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Opening of patent box moves closer

12 December 2011
Issue: 4334 / Categories: News , Companies
Rules ‘more coherent than previously described'

Legislation will be included in Finance Bill 2012 to introduce the patent box first mooted in the 2009 pre-Budget report. It will allow companies to elect to apply a 10% rate of corporation tax from 1 April 2013 to all profits attributable to qualifying intellectual property.

Qualifying intellectual property (IP) includes patents granted by the UK Intellectual Property Office and the European Patent Office, as well as supplementary protection certificates, regulatory data protection and plant variety rights.

The patent box will apply to existing IP as well as new, and to that acquired, provided the group has further developed it or the product that incorporates it.

The legislation sets out a structured approach to calculate the profits from qualifying IP. For companies selling patented products or licensing their patents, the calculation starts from the total profit from the sale of products incorporating the patented invention or the profit from licensing the invention.

The full rate of corporation tax will still be charged on a 10% routine return on certain costs and on any part of those profits that is attributable to marketing intangibles. Firms making smaller claims can choose a simpler calculation avoiding the need to value their brand. All remaining profit will be eligible for the patent box rate.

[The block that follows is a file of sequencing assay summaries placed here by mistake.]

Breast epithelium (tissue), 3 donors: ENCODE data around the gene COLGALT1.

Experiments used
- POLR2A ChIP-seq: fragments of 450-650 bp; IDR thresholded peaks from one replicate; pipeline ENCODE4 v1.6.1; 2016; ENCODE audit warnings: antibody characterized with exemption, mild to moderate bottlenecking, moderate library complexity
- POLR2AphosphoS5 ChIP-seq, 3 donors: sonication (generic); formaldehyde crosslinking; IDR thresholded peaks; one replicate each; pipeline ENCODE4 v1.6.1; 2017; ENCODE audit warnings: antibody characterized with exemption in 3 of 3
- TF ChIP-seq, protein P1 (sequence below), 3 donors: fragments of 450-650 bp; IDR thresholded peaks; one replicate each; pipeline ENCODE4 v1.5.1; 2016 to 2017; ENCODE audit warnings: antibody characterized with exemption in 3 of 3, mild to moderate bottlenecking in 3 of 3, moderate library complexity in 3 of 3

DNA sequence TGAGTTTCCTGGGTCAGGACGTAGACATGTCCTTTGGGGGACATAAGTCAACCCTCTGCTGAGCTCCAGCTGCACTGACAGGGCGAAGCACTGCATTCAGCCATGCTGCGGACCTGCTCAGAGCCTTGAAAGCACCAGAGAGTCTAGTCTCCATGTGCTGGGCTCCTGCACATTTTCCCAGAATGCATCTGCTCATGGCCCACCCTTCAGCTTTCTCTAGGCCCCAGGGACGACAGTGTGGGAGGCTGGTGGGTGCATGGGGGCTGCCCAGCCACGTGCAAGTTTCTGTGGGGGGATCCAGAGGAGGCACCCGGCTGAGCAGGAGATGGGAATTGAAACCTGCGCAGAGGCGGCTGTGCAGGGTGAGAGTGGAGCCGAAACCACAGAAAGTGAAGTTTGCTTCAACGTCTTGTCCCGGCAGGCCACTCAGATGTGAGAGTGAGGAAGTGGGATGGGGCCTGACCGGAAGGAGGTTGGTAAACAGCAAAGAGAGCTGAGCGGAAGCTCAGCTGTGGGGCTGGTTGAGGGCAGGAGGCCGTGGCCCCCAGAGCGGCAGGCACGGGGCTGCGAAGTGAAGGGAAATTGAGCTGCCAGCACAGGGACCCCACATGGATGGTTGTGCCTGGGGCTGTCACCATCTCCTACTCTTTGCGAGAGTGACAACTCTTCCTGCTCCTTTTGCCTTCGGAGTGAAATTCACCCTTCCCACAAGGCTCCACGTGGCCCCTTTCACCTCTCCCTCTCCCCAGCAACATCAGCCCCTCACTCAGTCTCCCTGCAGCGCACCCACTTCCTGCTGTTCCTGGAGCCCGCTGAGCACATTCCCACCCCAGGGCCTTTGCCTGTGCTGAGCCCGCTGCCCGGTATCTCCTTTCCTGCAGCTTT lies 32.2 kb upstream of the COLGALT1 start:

Companies that use the IP to perform processes or provide services will benefit from the patent box up to the level of an arm’s length royalty for the use of the qualifying property.

The draft legislation would help businesses that hold patents, ‘with more profit qualifying for the new regime, more time to claim and greater recognition of how patents are created and used,’ said Sarah Churton, patent box specialist at Ernst & Young.

She added that the Treasury had listened to the concerns raised during the consultation process, to the effect that the new rules are ‘more coherent than those previously described, and reflect a better understanding of the way businesses collaborate globally to develop new technologies’.

Ms Churton claimed the legislation will ‘benefit a range of different industries that derive value from innovation: from the largest global pharmaceutical companies to the smallest specialised research businesses, from manufacturing to defence’.

While the proposals try to strike a balance between simplicity and fairness, Ms Churton said, ‘Many other industries, rich in intellectual property but not patents, will be waiting for the government to build on the success of the patent box and expand the regime across the whole range of intellectual property.’

The head of the Deloitte patent box team, Carmen Aquerreta, said the new rules are ‘shaping up to be an effective incentive to retain intellectual property in the UK’.

This, combined ‘with a potentially improved R&D tax system’, makes the UK a ‘competitive jurisdiction for the whole innovation lifecycle’, she said, which ‘could result in an increase of technological activity and also persuade companies to keep or add high value jobs in product commercialisation’.


Issue: 4334 / Categories: News , Companies
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